Tag Archives: universalism

The Shack, Is Genesis History, and the False Dichotomies in Christian Films

God, The Bible and The Shack is a short pamphlet, designed to help readers of W. Paul Young’s The Shack navigate through some tough theological issues.

In the study of logic, a false dichotomy is when only two options are presented, either believe this or that, even though there might be yet a third option available. The fallacy of the false dichotomy is that it excludes other reasonable alternatives.

I really hope I am wrong. But sadly, it appears that several recent Christian films (and their associated books) are trying to exploit certain false dichotomies that are increasingly popular in the church today.

On one side, stands something like Del Tackett’s Is Genesis History?, blogged about several times here on Veracity (#1, #2, and #3). According to some reviewers, such as Alan Shlemon at Stand to Reason, though there are some very positive elements in the film, Shlemon thought that Is Genesis History? plays into the notion that the church is divided into two different groups: the sole defenders of the Bible, who unswervingly hold to a view of the earth as being young, around 6,000 years old, versus compromised Christians, who undermine the Bible by accepting anti-Christian, scientific evidence of an earth that is millions of years old. Of course, Del Tackett, in an admittedly kind, warm and unassuming way, urges Christians to pursue the first option, and shun the second.

For Del Tackett, the question of, “Is Genesis History?,” is of great interest, in terms of the age of the earth. But it is often a misleading question. “Is Genesis True?,” is a much more profound and disturbing reality to consider. Alan Shlemon rightly sees the fallacy here, regarding the fundamental argument from the movie as a false dichotomy.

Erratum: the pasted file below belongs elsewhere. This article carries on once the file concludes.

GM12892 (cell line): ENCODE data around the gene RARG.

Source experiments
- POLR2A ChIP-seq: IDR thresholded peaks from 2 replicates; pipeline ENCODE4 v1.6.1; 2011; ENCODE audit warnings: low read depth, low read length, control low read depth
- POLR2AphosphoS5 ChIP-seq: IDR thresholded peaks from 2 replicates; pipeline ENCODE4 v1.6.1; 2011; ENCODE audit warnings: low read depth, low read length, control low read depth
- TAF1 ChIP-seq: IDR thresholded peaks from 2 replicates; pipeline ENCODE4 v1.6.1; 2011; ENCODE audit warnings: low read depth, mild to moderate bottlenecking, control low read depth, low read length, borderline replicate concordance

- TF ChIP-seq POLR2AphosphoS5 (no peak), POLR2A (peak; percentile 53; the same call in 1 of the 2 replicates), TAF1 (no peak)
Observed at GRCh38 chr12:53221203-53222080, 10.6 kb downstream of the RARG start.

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Four Views on Hell

Why are Christians so hesitant about talking about hell? Is it because we question its existence, or is it because we are not really sure what hell really is?

Why are Christians so hesitant about talking about hell? Is it because we are not really sure what hell even is? A new edition of a Zondervan Counterpoints book, Four Views on Hell, provides some help, looking at the Bible for answers.

It is rare when a Christian mega-church pastor winds up somehow on the cover of TIME magazine. But when a story about (now former) pastor Rob Bell was plastered on the front of TIME five years ago in 2011, people took notice.

As the mind behind the popular Nooma series of videos, Rob Bell had written a controversial book, Love Wins: A Book About Heaven, Hell, and the Fate of Every Person Who Ever Lived.  In the book, Bell raises a lot of provocative questions about the classic Christian doctrine of hell, but he does not provide very firm answers. In his engaging and winsome way, Bell believes that when people experience rough times in this earthly life, such experiences can be truly hell. Who can argue with that? But as to whether or not hell exists in the next life, Bell is not so sure.

Uh-oh. There are yellow flags here.

As there should be.
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